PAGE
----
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Children born to older parents are better behaved and less aggressive

More mothers are waiting until later in life to have children, but pregnancy after 50 is still quite rare. 

A woman’s fertility begins to decline in her early 30s. After age 35, her number of viable eggs starts to fall more quickly. 

Women are born with a set amount of follicles – between one and two million – or immature eggs. 

These develop at different rates. Some follicles never release an fully-fledged egg, but each month the ovaries release one egg to wait for fertilization in the uterus. 

Most women only ovulate around 450 eggs over the course of their lives, so by their late 40s, most have run out and start to head toward menopause.  

Menopause begins around age 51 for the average woman, at which point pregnancy becomes impossible. 

However, even as fertility is declining among American women (and men) overall, one group is having a few more babies than they did in the past: older women.

The birthrate among women between 45 and 49 – the oldest group that the Centers for Disease Control and Prevention tracks – went up by 0.1 percent between 2016 and 2017.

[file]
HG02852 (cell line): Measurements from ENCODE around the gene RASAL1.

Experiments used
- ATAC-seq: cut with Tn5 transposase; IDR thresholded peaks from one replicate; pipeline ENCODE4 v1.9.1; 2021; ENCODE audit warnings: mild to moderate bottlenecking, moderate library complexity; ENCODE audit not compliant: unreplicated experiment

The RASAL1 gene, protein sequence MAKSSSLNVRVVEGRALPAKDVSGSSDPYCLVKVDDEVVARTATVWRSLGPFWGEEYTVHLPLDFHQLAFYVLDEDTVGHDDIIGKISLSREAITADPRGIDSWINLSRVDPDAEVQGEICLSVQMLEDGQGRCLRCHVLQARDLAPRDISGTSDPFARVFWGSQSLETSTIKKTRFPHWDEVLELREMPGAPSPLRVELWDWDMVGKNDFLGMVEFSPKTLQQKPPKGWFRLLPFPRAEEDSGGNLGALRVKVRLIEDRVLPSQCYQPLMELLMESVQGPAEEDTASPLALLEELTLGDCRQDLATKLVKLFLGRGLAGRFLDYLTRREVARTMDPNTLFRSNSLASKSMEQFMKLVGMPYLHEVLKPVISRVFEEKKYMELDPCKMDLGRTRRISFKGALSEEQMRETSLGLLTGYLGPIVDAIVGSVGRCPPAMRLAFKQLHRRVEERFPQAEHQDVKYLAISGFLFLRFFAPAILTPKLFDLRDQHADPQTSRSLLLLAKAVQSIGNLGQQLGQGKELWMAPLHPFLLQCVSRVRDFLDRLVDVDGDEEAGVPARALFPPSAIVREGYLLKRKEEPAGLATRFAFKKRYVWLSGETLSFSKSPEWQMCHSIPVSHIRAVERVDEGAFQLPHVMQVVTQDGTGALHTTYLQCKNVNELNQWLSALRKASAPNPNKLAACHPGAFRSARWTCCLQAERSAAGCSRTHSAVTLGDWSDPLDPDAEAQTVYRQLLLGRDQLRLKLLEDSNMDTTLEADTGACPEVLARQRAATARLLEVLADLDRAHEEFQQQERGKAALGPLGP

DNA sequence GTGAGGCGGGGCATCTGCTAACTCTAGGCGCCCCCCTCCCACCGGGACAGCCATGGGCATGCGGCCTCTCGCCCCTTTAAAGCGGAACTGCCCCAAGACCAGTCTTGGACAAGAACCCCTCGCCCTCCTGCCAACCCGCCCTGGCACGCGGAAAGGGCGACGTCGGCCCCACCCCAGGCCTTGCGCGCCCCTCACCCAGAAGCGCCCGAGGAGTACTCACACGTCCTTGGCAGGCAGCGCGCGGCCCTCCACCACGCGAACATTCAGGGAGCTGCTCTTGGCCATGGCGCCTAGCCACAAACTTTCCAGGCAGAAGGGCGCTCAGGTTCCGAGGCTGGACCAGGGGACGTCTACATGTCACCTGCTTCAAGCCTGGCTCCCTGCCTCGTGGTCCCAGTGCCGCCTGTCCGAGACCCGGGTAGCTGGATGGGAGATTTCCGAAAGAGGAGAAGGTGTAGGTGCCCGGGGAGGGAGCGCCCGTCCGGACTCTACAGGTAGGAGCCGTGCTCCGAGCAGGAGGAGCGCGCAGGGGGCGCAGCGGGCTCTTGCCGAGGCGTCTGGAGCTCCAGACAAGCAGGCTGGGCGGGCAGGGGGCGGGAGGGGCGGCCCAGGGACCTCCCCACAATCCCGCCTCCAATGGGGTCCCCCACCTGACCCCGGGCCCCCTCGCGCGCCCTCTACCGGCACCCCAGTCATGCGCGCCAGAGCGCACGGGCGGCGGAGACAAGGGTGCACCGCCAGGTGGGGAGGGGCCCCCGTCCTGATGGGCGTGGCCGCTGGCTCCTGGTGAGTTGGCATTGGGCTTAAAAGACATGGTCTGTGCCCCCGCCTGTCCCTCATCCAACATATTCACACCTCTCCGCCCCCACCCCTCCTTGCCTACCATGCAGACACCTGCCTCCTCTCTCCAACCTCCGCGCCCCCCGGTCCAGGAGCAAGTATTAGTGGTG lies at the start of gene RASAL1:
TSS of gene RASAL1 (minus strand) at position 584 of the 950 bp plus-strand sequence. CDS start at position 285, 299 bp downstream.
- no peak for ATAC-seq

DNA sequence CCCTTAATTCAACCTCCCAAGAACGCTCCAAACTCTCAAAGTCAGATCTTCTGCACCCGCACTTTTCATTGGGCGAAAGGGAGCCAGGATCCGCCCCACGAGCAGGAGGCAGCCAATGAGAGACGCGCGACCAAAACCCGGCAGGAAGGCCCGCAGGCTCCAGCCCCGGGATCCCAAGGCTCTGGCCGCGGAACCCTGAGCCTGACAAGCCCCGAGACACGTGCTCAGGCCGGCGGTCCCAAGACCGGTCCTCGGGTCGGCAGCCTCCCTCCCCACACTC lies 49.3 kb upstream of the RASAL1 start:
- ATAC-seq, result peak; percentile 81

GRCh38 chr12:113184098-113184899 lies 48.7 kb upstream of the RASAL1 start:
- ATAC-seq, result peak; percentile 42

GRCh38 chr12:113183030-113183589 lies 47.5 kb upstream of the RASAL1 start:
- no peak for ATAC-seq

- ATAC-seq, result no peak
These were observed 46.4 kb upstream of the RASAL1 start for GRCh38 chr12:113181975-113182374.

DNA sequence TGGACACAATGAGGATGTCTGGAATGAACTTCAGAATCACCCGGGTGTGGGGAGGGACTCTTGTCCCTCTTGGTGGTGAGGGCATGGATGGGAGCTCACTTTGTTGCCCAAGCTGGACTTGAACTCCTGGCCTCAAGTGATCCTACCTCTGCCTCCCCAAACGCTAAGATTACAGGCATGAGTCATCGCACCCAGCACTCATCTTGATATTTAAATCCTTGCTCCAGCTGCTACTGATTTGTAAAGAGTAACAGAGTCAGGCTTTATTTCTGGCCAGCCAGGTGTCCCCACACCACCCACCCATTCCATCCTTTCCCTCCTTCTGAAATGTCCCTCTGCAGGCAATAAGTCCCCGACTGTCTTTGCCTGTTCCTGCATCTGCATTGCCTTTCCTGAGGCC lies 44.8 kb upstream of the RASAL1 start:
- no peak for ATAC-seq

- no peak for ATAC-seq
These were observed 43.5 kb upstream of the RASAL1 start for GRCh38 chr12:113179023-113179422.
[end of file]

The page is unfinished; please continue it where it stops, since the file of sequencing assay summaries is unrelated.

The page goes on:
In 2013, an estimated 677 American women over 50 gave birth, marking a 370 percent increase over the 144 such births in 1977. 

So far, an Indian woman believed to be in her 70s who had a baby boy in 2016 is thought to be the oldest to give birth, though a 66-year-old holds the official record. 

Celebrities too, have made headlines for having in their later years, including Janet Jackson who had her son, Eissa Al Mana, at age 50.  

A growing number of women choose to freeze their eggs – which decline in quality with age – while they are younger, use IVF, surrogates or donor eggs in order to have children at more advanced ages. 

But pregnancy after peak fertility can come with risks.  

Older women are more likely to develop high blood pressure, preeclampsia, diabetes and heart problems, so most doctors screen them carefully if they are trying to conceive. 

If women in this age group do get pregnant, doctors will continue to monitor them closely as a precaution, but they can certainly have healthy pregnancies, and a growing number are doing just that. 

Read more at DailyMail.co.uk


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